When you play with fire, there are bound to be consequences.
For one teenager, that consequence comes with the jarring price tag of $36 million.
On Monday, an Oregon judge ordered the boy, who pleaded guilty to starting the Eagle Creek wildfire last year, to pay $36,618,330.24 in restitution to cover the damages.
The teen said he tossed fireworks in the woods while hiking on Eagle Creek trail on Sept. 2, 2017, according to court documents obtained by CNN. One of those fireworks ignited the massive wildfire in Oregon, which burned more than 48,000 acres.
The Vancouver, Washington, youth, who was 15 at the time of the incident, appeared at a hearing on Thursday. He is not being named because he's a minor. The 11 claims from the state and other parties totaled $36 million, something the teen's attorney called absurd, according to CNN affiliate KOIN.
The teen's attorney, Jack Morris, said the hefty fine violated the Oregon and US Constitutions, citing the Eighth Amendment, which protects people from excessive fines and "cruel and unusual punishment," according to the judge's written opinion.
Hood River County Circuit Court Judge John A. Olson wrote in his opinion that the judgment doesn't violate the constitution. "The restitution is clearly proportionate to the offense because it does not exceed the financial damages caused by the youth," he wrote.
"I'm satisfied that the restitution ordered in this case bears a sufficient relationship to the gravity of the offenses for which the youth was adjudicated," he wrote.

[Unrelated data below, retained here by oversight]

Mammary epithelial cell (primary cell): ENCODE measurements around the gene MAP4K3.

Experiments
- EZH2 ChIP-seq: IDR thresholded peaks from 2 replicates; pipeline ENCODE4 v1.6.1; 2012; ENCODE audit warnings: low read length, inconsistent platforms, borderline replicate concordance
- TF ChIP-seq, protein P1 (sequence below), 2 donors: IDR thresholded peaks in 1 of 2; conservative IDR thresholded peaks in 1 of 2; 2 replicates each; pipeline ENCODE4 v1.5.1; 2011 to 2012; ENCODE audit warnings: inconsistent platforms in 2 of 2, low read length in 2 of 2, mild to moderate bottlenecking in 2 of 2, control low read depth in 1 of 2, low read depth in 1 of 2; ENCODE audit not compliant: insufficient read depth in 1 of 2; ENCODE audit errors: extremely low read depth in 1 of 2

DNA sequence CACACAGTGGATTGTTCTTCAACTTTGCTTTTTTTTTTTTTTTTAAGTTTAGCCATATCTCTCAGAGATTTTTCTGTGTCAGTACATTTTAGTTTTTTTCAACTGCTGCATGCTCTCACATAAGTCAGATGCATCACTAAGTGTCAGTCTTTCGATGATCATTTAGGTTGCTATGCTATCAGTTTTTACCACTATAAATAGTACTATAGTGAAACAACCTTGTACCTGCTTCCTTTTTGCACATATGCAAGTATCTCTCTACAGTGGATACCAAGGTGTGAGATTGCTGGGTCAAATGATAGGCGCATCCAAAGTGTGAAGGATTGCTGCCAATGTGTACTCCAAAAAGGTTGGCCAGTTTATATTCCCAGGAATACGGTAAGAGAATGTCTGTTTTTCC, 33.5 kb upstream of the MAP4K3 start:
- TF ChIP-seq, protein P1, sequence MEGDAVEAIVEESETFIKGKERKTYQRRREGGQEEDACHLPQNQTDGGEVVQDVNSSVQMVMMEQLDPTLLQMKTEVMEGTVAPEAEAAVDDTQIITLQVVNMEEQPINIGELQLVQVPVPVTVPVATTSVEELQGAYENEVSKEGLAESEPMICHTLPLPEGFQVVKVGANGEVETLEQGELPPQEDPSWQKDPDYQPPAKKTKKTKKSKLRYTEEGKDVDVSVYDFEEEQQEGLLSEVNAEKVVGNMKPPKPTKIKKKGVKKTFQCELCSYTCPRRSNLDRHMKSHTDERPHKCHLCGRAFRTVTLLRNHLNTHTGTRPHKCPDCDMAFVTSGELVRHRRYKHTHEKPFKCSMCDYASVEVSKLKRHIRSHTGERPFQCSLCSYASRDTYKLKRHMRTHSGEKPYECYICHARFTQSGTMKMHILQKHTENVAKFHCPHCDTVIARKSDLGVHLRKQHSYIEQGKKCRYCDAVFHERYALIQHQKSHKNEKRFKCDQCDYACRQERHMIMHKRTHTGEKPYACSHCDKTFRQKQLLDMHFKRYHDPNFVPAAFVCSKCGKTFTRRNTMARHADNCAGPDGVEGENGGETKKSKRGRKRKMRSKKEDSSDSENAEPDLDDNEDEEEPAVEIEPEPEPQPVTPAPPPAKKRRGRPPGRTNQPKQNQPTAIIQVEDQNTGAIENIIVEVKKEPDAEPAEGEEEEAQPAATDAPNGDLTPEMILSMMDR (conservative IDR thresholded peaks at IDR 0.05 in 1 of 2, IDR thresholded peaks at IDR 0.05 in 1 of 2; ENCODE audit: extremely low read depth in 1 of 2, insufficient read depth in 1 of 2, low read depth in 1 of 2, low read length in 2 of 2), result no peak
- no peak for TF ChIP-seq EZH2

CNN tried to contact Morris, the defense lawyer, on Monday but he did not call back.
The order says the following organizations and people should be receiving money:
$5,000 to Iris Schenk
$8,111.44 to Allstate Insurance
$31,550.90 to Oregon State Parks
$100,000 to Heuker Properties
$168,000 to Trail Club of Oregon
$1,048,877.52 to Union Pacific Railroad
$1,643,035.38 to Oregon State Fire Marshal
$12,500,000 to Oregon Department of Transportation
$21,113,755 to US Forest Service
If the teen cannot pay the millions in full, the court has said he could establish a pay schedule through the Hood River Juvenile Department.
In February, the teenager apologized in court and was sentenced to five years probation and 1,920 hours of community service with the U.S. Forest Service, reported CNN affiliate KPTV.